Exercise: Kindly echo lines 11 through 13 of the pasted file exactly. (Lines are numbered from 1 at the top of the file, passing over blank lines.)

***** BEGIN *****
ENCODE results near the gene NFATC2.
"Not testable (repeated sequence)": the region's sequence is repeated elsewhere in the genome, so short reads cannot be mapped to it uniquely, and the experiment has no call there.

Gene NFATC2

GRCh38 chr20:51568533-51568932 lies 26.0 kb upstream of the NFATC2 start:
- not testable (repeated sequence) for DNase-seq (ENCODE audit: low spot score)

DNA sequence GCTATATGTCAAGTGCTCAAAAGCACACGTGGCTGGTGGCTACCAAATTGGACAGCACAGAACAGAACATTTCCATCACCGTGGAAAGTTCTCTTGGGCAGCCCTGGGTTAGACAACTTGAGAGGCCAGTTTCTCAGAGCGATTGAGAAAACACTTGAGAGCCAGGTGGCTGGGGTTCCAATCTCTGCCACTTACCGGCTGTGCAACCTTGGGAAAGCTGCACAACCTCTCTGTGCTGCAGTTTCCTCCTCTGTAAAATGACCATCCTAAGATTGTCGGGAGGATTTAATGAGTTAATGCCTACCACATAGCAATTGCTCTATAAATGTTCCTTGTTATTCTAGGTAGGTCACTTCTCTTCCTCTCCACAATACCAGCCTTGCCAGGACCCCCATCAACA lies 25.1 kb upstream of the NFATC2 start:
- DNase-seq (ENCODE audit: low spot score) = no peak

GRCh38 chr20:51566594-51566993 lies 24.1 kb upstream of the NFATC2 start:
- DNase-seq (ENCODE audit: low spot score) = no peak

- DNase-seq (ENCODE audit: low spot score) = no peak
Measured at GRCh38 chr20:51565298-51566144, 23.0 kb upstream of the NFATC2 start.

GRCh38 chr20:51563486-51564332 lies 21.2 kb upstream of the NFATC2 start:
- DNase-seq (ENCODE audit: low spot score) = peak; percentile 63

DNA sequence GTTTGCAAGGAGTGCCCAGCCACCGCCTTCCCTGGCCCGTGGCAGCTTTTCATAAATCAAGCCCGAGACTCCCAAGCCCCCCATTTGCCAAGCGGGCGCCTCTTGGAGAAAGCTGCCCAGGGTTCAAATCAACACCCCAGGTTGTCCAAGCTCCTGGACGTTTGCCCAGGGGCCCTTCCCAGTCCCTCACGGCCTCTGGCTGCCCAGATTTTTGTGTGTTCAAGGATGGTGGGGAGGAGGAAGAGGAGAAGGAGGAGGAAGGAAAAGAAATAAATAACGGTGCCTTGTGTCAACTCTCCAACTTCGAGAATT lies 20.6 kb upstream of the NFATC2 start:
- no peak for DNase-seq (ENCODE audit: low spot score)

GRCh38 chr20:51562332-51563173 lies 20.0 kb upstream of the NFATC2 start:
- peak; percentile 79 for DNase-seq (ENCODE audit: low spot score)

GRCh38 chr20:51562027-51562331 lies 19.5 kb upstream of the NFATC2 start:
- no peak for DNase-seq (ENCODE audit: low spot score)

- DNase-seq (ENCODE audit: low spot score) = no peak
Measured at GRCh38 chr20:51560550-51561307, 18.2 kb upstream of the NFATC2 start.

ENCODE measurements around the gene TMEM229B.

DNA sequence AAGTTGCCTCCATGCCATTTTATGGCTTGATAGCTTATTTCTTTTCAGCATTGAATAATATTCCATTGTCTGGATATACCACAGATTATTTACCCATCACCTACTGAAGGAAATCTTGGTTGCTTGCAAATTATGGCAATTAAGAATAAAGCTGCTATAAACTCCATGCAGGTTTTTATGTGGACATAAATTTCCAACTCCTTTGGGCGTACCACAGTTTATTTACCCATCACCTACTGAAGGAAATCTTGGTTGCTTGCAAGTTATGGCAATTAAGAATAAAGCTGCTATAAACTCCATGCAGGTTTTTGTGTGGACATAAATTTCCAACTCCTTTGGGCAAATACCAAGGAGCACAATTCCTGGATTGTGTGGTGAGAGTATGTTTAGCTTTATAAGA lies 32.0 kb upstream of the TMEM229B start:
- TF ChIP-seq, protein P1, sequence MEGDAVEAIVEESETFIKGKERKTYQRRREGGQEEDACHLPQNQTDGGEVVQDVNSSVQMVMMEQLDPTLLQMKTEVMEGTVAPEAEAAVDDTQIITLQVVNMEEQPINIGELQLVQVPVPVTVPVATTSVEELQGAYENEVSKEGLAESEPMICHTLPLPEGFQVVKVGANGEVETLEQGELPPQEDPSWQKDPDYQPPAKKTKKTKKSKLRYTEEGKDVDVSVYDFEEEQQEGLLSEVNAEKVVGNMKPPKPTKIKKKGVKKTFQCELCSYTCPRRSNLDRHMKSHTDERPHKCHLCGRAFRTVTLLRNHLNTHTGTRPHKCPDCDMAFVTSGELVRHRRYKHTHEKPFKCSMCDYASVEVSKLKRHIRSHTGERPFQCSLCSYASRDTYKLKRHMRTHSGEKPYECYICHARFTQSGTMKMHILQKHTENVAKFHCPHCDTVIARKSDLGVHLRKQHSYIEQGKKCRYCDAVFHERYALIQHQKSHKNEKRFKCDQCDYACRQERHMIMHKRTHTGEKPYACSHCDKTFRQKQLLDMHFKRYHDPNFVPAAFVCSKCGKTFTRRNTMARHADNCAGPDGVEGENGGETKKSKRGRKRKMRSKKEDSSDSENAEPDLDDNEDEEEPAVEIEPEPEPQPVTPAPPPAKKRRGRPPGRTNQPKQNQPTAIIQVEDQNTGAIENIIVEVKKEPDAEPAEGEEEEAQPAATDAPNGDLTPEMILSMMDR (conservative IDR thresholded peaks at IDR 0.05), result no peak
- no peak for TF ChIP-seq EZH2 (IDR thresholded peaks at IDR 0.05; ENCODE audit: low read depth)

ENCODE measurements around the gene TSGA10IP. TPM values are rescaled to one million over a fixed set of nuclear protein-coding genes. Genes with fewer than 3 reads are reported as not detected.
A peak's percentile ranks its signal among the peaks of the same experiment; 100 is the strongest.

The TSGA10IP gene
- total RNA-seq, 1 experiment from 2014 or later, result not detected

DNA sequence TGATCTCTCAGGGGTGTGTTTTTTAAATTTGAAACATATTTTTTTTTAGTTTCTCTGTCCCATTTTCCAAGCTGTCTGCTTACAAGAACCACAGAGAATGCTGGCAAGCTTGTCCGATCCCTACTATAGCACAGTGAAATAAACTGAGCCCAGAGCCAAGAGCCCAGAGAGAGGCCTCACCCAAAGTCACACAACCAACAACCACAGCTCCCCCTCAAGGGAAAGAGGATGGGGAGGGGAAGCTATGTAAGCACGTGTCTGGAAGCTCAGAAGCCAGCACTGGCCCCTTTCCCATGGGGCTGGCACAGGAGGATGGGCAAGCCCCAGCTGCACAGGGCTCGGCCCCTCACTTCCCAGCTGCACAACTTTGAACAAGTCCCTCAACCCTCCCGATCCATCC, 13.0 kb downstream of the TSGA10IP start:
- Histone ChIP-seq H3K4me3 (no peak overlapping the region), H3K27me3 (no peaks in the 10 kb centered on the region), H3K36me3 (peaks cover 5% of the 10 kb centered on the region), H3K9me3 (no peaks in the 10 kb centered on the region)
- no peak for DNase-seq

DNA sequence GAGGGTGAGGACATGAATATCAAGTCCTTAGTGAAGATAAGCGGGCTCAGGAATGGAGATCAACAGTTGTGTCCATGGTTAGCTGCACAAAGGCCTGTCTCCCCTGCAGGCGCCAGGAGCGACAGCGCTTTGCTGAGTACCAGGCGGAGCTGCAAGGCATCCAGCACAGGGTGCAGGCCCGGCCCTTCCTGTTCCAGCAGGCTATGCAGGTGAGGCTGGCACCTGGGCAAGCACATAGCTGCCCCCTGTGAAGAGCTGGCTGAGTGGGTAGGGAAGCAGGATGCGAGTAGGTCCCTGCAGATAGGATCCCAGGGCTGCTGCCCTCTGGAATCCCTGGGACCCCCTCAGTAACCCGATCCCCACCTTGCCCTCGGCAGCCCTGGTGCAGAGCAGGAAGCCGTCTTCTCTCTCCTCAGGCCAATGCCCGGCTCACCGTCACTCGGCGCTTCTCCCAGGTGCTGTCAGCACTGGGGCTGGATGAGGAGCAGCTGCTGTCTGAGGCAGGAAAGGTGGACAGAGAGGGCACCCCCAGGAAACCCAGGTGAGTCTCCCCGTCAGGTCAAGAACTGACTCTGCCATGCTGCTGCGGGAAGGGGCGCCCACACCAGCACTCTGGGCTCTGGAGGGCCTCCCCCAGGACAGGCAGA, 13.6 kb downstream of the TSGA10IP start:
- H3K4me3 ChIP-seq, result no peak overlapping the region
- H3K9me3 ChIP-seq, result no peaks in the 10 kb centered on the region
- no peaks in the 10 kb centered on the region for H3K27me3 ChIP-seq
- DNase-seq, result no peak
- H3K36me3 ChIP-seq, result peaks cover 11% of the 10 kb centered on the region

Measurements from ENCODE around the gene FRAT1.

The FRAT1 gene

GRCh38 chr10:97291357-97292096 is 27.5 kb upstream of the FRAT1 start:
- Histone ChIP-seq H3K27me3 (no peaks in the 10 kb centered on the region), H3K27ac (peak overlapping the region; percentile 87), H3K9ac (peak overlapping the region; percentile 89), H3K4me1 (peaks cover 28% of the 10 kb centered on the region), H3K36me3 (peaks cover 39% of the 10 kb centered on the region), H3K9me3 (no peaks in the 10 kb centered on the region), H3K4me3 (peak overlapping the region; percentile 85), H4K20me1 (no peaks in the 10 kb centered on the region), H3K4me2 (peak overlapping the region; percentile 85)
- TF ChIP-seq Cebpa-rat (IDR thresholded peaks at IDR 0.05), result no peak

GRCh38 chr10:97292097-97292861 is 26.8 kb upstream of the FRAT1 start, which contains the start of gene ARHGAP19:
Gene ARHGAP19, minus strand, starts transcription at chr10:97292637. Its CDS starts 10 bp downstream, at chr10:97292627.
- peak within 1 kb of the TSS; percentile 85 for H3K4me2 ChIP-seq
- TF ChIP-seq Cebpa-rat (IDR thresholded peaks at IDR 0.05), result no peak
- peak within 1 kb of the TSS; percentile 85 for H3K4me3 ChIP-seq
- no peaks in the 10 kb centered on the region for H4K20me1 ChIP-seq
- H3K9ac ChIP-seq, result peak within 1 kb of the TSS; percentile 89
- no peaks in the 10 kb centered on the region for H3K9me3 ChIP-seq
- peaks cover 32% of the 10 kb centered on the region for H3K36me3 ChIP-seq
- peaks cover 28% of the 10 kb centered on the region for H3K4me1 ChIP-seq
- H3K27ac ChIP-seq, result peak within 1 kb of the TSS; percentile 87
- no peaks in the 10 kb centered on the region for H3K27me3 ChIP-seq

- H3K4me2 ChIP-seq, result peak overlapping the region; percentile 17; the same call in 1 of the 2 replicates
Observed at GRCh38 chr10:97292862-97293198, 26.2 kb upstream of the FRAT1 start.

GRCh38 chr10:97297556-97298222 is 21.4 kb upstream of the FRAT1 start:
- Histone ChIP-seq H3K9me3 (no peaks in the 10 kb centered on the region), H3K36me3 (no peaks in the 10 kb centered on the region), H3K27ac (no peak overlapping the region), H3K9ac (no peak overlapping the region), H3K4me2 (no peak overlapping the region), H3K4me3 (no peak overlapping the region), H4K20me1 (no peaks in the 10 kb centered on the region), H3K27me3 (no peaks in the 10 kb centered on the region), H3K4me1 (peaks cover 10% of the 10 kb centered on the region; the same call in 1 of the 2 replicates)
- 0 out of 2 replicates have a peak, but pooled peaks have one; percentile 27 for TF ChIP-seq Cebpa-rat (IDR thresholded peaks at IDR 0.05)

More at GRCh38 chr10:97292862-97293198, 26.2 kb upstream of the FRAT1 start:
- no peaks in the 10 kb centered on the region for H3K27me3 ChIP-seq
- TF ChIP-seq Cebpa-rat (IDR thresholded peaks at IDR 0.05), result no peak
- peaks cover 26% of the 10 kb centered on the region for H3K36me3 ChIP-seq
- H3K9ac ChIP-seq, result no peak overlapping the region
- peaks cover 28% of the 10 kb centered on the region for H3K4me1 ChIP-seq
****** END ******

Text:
Measured at GRCh38 chr20:51565298-51566144, 23.0 kb upstream of the NFATC2 start.

GRCh38 chr20:51563486-51564332 lies 21.2 kb upstream of the NFATC2 start:
- DNase-seq (ENCODE audit: low spot score) = peak; percentile 63